Abdul Latif Chowdhury Fultali

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Saheb-e-Qiblah

Abdul Latif Chowdhury

Fultali
আব্দুল লতিফ চৌধুরী
Saheb Qiblah.gif
Other namesFultali Saheb
Rais al-Qurra,
Ustadh-e-Muhaddithin,
Shams al-Ulama
Personal
Born
Muhammad Abdul Latif Chowdhury

(1913-05-25)25 May 1913
Died15 January 2008(2008-01-15) (aged 94)
Resting placeSaheb Bari, Fultali, Zakiganj, Sylhet District
ReligionIslam
NationalityBangladeshi
Children7 sons and 3 daughters
ParentsAbdul Majid Chowdhury (father)
DenominationSunni
JurisprudenceHanafi
MovementFultali
Alma materFultali Alia Madrasah
Badarpur Senior Madrashah
Madrash-e-Alia Rampur
Matlaul Ulum Madrashah
TariqaNaqshbandi
Other namesFultali Saheb
Rais al-Qurra,
Ustadh-e-Muhaddithin,
Shams al-Ulama
RelationsAbu Yusuf Shah Muhammad Ya'qub Badarpuri (father-in-law)
Muslim leader
Websitehttp://www.fultali.org/

Abdul Latif Chowdhury (Bengali: আব্দুল লতিফ চৌধুরী; 25 May 1913 – 16 January 2008), widely known as Saheb Qiblah Fultali, was a Bangladeshi Sufi Islamic scholar, theologian and poet who is the founder of the Fultali movement.

Early life and background[edit]

Abdul Latif Chowdhury was born into a noble Bengali Muslim Sufi family in the village of Fultali, Zakiganj, Sylhet Division, Bengal Presidency (now Bangladesh), British India.[1][2]

His lineage is the following: Abdul Latif Chowdhury, son of Abdul Majid Chowdhury, son of Shāh Muhammad Hiron, son of Shāh Muhammad Dānish, son of Shāh Muhammad Sadeq, son of Shāh Muhammad Elāhi Bakhsh, son of Shah Muhammad Alā Bakhsh.[1][3] Ala Bakhsh was a descendant of Shah Kamal Quhafah, a later companion of Shah Jalal,[4] who in turn, descended from Abu Bakr, the friend of the Prophet Muhammad, through his eldest son Abdul-Rahman ibn Abi Bakr. According to Fultali's biographers, Bakhsh contributed to Ahmad Sirhindi's opposition movement against the Mughal emperor Akbar's theological opinions such as the Din-i Ilahi.[5]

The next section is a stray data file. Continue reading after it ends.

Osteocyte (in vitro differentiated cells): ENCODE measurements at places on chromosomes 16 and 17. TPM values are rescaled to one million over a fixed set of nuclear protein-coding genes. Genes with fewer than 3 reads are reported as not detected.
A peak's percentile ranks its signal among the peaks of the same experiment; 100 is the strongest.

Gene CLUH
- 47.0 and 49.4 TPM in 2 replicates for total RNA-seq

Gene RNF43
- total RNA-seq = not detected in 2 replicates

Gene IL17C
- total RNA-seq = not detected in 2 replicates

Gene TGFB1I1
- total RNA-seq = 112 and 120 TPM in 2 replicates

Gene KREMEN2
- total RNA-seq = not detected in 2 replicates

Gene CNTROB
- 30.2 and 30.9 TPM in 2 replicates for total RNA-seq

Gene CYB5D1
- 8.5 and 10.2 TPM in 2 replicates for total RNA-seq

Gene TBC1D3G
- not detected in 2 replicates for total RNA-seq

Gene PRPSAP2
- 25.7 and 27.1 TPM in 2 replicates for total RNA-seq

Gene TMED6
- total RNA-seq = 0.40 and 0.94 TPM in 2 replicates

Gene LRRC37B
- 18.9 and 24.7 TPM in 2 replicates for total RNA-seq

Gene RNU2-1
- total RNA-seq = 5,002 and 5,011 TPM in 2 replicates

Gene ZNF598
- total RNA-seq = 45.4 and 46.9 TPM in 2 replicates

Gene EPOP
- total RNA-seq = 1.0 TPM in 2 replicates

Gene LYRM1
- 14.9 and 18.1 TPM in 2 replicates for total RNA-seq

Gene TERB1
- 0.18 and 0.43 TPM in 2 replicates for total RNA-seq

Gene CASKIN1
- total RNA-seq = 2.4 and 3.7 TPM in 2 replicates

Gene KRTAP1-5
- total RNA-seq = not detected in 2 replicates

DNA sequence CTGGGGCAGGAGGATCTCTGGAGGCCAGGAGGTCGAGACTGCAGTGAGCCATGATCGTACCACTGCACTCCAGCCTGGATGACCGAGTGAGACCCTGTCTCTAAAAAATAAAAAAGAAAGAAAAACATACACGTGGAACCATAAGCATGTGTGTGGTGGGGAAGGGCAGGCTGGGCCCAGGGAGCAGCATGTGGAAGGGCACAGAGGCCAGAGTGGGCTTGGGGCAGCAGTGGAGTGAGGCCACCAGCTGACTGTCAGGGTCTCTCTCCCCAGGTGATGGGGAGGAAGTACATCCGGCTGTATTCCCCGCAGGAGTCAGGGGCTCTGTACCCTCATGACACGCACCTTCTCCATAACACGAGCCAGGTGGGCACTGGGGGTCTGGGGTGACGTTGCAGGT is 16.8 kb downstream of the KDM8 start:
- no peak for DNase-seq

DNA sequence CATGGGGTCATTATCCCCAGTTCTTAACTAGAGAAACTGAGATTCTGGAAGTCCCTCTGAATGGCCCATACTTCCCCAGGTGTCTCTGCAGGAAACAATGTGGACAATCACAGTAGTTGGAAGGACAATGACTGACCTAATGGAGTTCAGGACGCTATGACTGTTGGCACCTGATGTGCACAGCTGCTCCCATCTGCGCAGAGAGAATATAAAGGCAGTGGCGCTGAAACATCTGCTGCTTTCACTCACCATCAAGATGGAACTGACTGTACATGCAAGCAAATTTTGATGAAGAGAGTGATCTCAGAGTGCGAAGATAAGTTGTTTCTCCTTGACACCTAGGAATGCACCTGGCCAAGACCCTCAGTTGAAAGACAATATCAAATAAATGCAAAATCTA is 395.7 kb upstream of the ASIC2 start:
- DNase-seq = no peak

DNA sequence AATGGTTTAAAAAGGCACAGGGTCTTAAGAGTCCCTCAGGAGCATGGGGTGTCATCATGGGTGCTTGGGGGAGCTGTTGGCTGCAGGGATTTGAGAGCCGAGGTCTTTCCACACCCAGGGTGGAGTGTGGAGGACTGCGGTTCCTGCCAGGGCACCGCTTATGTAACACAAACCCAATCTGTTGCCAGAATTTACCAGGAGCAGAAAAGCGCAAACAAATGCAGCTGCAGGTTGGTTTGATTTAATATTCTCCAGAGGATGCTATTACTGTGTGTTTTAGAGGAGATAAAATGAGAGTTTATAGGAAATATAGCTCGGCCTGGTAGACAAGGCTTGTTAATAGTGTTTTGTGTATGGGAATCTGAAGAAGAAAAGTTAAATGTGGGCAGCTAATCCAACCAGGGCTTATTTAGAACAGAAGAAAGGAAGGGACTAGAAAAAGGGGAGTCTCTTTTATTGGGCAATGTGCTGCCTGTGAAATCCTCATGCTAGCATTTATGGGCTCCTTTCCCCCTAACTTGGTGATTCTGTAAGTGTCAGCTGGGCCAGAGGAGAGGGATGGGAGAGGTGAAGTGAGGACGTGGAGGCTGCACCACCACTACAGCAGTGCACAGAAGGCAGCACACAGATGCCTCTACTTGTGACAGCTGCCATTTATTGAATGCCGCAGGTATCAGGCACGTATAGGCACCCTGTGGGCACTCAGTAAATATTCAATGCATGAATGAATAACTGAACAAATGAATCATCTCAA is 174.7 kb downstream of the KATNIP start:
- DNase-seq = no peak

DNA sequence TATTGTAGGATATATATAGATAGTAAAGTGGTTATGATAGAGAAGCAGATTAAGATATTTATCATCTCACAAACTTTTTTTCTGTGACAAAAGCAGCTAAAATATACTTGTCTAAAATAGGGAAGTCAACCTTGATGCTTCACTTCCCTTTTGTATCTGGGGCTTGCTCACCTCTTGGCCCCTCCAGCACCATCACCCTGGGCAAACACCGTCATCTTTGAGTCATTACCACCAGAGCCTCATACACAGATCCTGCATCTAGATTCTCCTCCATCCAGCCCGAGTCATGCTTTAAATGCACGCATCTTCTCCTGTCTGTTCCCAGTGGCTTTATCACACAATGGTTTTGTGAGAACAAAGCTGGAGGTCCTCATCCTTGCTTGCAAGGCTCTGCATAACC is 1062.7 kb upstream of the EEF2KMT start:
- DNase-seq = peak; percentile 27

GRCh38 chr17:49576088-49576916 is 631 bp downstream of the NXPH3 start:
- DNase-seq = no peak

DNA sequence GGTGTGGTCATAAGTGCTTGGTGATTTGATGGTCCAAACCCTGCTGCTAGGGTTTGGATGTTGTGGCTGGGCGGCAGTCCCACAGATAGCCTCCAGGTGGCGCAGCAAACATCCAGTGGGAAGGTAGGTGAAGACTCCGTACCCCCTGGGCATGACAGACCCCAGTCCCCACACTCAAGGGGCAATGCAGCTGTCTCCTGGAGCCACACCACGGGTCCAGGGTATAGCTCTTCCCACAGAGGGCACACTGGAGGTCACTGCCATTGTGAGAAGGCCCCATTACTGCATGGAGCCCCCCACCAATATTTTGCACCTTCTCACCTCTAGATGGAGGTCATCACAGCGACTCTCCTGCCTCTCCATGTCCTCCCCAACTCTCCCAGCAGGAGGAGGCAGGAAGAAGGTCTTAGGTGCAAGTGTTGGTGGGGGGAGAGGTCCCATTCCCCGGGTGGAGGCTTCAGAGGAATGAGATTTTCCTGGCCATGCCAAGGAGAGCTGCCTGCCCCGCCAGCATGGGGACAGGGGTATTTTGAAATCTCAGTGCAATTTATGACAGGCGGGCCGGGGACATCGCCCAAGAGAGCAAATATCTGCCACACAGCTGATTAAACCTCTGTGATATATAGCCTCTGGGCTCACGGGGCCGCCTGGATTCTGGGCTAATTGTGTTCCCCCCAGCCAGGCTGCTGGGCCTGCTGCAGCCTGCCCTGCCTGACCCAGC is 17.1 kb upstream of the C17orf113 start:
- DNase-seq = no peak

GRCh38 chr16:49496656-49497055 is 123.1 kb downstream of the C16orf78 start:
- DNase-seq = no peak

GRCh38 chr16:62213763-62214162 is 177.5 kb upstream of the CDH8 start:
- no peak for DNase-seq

Education[edit]

Fultali received his basic education from his own family, he was taught by his cousin, Fatir Ali, while studying at primary school. He was then admitted to Fultali Alia Madrasah, where he studied qirat and tajweed. In 1336 AH (1918 CE), Fultali enrolled in Rangauti Madrasah and studied there, successfully completing higher secondary education.[6]

In 1338 AH (1920 CE), he enrolled into the Badarpur Senior Madrasah in Karimganj. For higher education, he studied Fanunnat at Rampur Alia Madrasah in Uttar Pradesh and completed various Islamic sciences. He then enrolled into Matlaul Ulum Madrasah to specialise in Hadith. He studied there for a few years and obtained first class, first position in the final Hadith exam in 1355 AH (1936 CE). He also attained degrees in Tafsir and Fiqh.[6]

By 1355 AH (1936 CE), Fultali studied and obtained ijazah for Hadith after achieving outstanding results in the faculty of Hadith, he obtained first class honours. He also acquired masters in Ilm-e-Tafsir and Ilm-e-Fiqh.[6] By the age of 18, Fultali had ijazah in the four principal tariqahs from his spiritual master Shah Muhammad Yaqub Badarpuri, who was a disciple of Hafiz Ahmed Jaunpuri. Fultali also studied the Quran with Tajwid (recitation) in Mecca.[4]

Career[edit]

In 1940, Fultali founded the Darul Qirat Majidiah Trust and institutionalized his effort to teach the perfect recitation of the Quran. Now there are more than two thousand branches of the trust throughout the world engaged in educating people in the field of Tajweed.[3][7] As a result of riots in the 1950s, Fultali briefly migrated to Pakistan.[5]